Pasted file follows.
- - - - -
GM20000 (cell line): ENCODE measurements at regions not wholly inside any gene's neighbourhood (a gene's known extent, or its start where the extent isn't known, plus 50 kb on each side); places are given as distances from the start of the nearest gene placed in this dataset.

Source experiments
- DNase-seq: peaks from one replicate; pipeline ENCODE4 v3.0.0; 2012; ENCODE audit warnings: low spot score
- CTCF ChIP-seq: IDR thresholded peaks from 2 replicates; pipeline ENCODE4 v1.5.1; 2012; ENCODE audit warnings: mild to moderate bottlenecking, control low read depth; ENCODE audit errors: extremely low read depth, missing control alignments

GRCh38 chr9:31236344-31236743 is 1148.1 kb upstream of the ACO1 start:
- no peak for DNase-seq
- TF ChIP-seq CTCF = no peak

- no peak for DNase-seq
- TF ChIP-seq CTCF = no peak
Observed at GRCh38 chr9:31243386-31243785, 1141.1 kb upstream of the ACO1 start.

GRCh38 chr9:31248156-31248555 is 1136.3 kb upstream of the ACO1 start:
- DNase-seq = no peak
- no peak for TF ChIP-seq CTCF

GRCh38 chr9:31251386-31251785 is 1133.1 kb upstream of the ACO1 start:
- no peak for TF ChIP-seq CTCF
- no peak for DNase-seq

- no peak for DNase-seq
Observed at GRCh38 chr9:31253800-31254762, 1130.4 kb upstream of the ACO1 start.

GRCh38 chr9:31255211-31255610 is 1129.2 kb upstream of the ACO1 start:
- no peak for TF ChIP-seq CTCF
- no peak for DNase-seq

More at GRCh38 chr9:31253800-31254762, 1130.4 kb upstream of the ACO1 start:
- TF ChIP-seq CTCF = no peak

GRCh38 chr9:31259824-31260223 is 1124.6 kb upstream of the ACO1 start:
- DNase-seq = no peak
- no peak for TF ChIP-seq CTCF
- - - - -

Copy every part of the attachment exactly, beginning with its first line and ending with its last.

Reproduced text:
GM20000 (cell line): ENCODE measurements at regions not wholly inside any gene's neighbourhood (a gene's known extent, or its start where the extent isn't known, plus 50 kb on each side); places are given as distances from the start of the nearest gene placed in this dataset.

Source experiments
- DNase-seq: peaks from one replicate; pipeline ENCODE4 v3.0.0; 2012; ENCODE audit warnings: low spot score
- CTCF ChIP-seq: IDR thresholded peaks from 2 replicates; pipeline ENCODE4 v1.5.1; 2012; ENCODE audit warnings: mild to moderate bottlenecking, control low read depth; ENCODE audit errors: extremely low read depth, missing control alignments

GRCh38 chr9:31236344-31236743 is 1148.1 kb upstream of the ACO1 start:
- no peak for DNase-seq
- TF ChIP-seq CTCF = no peak

- no peak for DNase-seq
- TF ChIP-seq CTCF = no peak
Observed at GRCh38 chr9:31243386-31243785, 1141.1 kb upstream of the ACO1 start.

GRCh38 chr9:31248156-31248555 is 1136.3 kb upstream of the ACO1 start:
- DNase-seq = no peak
- no peak for TF ChIP-seq CTCF

GRCh38 chr9:31251386-31251785 is 1133.1 kb upstream of the ACO1 start:
- no peak for TF ChIP-seq CTCF
- no peak for DNase-seq

- no peak for DNase-seq
Observed at GRCh38 chr9:31253800-31254762, 1130.4 kb upstream of the ACO1 start.

GRCh38 chr9:31255211-31255610 is 1129.2 kb upstream of the ACO1 start:
- no peak for TF ChIP-seq CTCF
- no peak for DNase-seq

More at GRCh38 chr9:31253800-31254762, 1130.4 kb upstream of the ACO1 start:
- TF ChIP-seq CTCF = no peak

GRCh38 chr9:31259824-31260223 is 1124.6 kb upstream of the ACO1 start:
- DNase-seq = no peak
- no peak for TF ChIP-seq CTCF